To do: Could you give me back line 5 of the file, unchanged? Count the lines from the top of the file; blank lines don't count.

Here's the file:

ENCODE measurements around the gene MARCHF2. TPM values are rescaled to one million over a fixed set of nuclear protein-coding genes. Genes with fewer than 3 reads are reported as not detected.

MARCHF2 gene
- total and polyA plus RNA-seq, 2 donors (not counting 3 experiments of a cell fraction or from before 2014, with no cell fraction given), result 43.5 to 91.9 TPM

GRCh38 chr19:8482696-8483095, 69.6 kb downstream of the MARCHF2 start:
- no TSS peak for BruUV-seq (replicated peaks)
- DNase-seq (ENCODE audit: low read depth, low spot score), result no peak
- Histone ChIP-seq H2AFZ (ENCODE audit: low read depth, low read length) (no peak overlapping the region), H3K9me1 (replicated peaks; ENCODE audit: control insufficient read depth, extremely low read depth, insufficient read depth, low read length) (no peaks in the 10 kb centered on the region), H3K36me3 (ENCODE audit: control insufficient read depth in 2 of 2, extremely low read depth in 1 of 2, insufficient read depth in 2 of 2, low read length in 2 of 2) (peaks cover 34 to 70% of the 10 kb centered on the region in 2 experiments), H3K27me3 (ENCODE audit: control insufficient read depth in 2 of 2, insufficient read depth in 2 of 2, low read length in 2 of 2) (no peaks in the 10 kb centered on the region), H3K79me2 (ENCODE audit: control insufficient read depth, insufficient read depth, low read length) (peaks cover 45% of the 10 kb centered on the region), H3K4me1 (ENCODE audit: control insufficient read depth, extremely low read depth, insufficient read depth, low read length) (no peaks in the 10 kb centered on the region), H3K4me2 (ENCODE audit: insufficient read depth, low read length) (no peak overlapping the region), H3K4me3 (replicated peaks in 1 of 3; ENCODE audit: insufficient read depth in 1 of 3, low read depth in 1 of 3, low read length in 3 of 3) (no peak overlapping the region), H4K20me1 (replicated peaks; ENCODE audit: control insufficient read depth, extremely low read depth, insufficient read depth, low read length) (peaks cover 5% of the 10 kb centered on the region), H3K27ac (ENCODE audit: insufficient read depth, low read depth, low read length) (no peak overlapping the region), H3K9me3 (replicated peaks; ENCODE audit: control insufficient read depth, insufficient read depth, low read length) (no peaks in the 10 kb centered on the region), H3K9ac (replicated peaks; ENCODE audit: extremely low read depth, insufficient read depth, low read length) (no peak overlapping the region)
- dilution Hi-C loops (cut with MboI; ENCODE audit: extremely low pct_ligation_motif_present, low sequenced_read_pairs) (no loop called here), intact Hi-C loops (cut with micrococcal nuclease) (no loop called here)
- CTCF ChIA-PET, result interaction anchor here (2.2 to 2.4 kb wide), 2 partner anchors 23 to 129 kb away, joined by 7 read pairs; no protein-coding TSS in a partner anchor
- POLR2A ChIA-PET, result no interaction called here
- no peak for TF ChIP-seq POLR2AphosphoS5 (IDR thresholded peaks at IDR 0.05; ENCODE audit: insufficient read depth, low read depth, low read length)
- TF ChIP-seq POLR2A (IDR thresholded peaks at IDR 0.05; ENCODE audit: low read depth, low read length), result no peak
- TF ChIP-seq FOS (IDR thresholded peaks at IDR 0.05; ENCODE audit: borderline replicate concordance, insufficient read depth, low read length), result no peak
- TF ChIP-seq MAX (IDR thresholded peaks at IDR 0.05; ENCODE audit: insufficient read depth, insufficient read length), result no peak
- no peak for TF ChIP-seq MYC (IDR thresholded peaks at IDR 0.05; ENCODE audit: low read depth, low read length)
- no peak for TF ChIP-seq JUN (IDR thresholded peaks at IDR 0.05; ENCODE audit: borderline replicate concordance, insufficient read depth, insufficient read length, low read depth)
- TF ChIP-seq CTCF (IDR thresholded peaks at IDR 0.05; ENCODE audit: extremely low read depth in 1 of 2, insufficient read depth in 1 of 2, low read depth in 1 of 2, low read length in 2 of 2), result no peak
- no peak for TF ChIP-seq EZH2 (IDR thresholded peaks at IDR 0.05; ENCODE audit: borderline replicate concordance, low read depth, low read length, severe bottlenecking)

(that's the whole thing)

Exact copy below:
- no TSS peak for BruUV-seq (replicated peaks)